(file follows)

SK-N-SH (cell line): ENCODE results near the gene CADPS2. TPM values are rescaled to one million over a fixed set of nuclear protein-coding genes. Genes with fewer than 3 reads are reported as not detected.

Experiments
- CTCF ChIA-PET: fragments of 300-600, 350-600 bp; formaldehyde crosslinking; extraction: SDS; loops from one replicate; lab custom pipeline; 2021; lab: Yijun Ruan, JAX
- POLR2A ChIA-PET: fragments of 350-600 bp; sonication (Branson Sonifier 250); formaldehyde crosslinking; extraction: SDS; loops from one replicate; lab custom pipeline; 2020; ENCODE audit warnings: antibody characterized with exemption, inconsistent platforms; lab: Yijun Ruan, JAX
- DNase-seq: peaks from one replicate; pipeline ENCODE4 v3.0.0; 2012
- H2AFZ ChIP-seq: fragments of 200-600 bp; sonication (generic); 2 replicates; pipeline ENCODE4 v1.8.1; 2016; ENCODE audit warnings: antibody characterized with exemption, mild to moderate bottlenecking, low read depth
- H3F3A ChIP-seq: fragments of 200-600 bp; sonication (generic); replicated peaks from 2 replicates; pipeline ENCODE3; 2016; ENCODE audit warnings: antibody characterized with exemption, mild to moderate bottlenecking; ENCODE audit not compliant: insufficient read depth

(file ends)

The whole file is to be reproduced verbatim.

SK-N-SH (cell line): ENCODE results near the gene CADPS2. TPM values are rescaled to one million over a fixed set of nuclear protein-coding genes. Genes with fewer than 3 reads are reported as not detected.

Experiments
- CTCF ChIA-PET: fragments of 300-600, 350-600 bp; formaldehyde crosslinking; extraction: SDS; loops from one replicate; lab custom pipeline; 2021; lab: Yijun Ruan, JAX
- POLR2A ChIA-PET: fragments of 350-600 bp; sonication (Branson Sonifier 250); formaldehyde crosslinking; extraction: SDS; loops from one replicate; lab custom pipeline; 2020; ENCODE audit warnings: antibody characterized with exemption, inconsistent platforms; lab: Yijun Ruan, JAX
- DNase-seq: peaks from one replicate; pipeline ENCODE4 v3.0.0; 2012
- H2AFZ ChIP-seq: fragments of 200-600 bp; sonication (generic); 2 replicates; pipeline ENCODE4 v1.8.1; 2016; ENCODE audit warnings: antibody characterized with exemption, mild to moderate bottlenecking, low read depth
- H3F3A ChIP-seq: fragments of 200-600 bp; sonication (generic); replicated peaks from 2 replicates; pipeline ENCODE3; 2016; ENCODE audit warnings: antibody characterized with exemption, mild to moderate bottlenecking; ENCODE audit not compliant: insufficient read depth